But I am at a complete loss in understanding one portion of CM Evans's letter to Blackburn et al.:
I saw Nancy's speech before the vote. Even someone from San Francisco ought to know that when bringing bi-partisan legislation to a vote, you really need to at least feign bi-partisanship. That usually means calling on your colleagues to serve the interests of the country above their own political interests. She didn't do that and I guess that made you mad. Honestly, I can't say I blame you.I'm with Josh Marshall on blaming Pelosi for the vote results: I've listened to the speech, and I don't see it as divisive or markedly partisan as the Republican leadership (and now Emily Evans) has argued. Watch the whole thing for yourself, and see if you can help me understand what I am missing here:
People keep criticizing it as partisan, but none of Pelosi's critics bother to quote specific sections that are aimed at dividing the parties on the issues. I don't get it.
With 60% of Dems and 33% of Republicans voting for the bill, blaming Pelosi looks like scapegoating to me. It's a lame claim. It doesn't fly, and it looks a little like pandering to bruised egos in the council member's letter.
UPDATE: On another note, while CM Evans sees 2008 paralleling 1929, others see a truer parallel with 1932:
To me, the recent House defeat of the financial bailout bill echoes the defeat of the national sale tax in 1932. The Depression dried up federal revenues, so the Hoover administration proposed a national sales tax to raise money. Business and the leadership of both parties favored the bill, but the public was overwhelmingly opposed. Liberal Republican Fiorella LaGuardia led a bipartisan revolt against the bill. House Speaker John N. Garner actually left the speaker’s chair to go into the well and plead with his fellow Democrats to pass the bill. Garner normally had tight control on his party, but not this time. The bill was defeated 153-223.
In both cases, an unpopular Republican administration put forward a proposal to deal with an economic crisis, supported by the Democratic leadership in the House and the vast majority of the business community. Nonetheless, a bipartisan populist revolt sent it down to defeat.
UPDATE: CM Evans asked me to post her revised paragraph about Pelosi:
I saw Nancy's speech before the vote. Even someone from San Francisco ought to know that when bringing bi-partisan legislation to a vote, you really need to at least feign bi-partisanship. That usually means calling on your colleagues to serve the interests of the country above their own political interests. She didn't do that and I guess that made you mad. Honestly, I can't say I blame you. But, returning her partisan behavior with some of your own really isn't helping us here.The revision doesn't change the impression here that she is reading partisanship into Pelosi's speech. The speech was not horribly partisan from where I sit, and Pelosi seemed to be making appeals for safeguards to protect taxpayers. Since when is that partisan? The Republicans' egotistical sense of woundedness is infinitely too petty to be placed on the same balance with Pelosi's speech. It's still largely scapegoating, in my opinion.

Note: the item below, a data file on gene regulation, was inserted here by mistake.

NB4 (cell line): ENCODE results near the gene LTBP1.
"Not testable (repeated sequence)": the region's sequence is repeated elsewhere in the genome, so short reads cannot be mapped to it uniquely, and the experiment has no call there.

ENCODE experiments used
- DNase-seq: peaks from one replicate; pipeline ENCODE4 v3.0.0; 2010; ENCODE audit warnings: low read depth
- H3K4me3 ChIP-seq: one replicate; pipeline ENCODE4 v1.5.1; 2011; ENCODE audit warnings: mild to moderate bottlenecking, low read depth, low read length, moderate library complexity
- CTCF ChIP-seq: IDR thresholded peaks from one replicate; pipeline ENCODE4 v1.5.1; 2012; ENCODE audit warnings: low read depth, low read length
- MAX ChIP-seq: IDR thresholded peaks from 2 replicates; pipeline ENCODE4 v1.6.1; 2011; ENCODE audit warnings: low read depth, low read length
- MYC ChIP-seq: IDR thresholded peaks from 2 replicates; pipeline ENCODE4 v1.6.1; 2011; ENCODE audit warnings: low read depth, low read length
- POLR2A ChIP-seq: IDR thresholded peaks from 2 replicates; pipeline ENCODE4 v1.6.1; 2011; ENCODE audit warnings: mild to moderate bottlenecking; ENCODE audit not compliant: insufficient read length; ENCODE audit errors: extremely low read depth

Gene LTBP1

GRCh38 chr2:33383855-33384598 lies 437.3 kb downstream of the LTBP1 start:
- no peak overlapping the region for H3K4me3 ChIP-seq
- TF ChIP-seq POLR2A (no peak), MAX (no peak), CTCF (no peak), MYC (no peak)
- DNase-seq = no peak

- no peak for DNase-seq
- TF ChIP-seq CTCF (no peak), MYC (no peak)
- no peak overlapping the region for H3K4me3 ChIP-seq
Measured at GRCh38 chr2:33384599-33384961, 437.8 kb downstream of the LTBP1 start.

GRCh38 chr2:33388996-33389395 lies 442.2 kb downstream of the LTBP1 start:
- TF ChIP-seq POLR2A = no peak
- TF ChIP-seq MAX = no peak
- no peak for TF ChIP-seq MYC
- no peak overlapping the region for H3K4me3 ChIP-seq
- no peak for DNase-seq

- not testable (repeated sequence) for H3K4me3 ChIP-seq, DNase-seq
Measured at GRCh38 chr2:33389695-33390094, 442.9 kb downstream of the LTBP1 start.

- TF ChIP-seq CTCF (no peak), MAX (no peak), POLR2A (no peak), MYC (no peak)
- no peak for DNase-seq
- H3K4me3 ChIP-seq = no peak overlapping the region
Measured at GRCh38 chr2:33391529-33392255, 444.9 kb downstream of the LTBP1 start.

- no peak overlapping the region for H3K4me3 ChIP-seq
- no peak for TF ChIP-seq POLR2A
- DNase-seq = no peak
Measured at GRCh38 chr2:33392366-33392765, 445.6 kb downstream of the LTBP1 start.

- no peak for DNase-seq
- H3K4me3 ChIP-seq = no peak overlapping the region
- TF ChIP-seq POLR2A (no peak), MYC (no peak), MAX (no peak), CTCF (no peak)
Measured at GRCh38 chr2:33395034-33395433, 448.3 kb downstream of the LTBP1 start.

UPDATE: Now Knoxnews.com's Katie Allison Granju is uncritically echoing the same Republican lines about the speech being "partisan" without demonstrating with regard to the content how it is partisan ("Because they said so"?). Like every other anti-Pelosi judgment I've read, it amounts to analyzing without analysis. We're just supposed to assume that because people are calling something partisan, then it is partisan.
That's why I posted the video of all 16+ minutes of the speech here. I seriously don't see how it is partisan in any way that would undermine this particular vote, and I want someone to explain to me with quotes how it is such an affront to bipartisanship. And I also want someone to explain how bringing kumbaya to the Republican and Democratic parties on any issue is more important than protecting taxpayers and consumers. To hell with the parties. They're a primary reason why we are in this mess to begin with.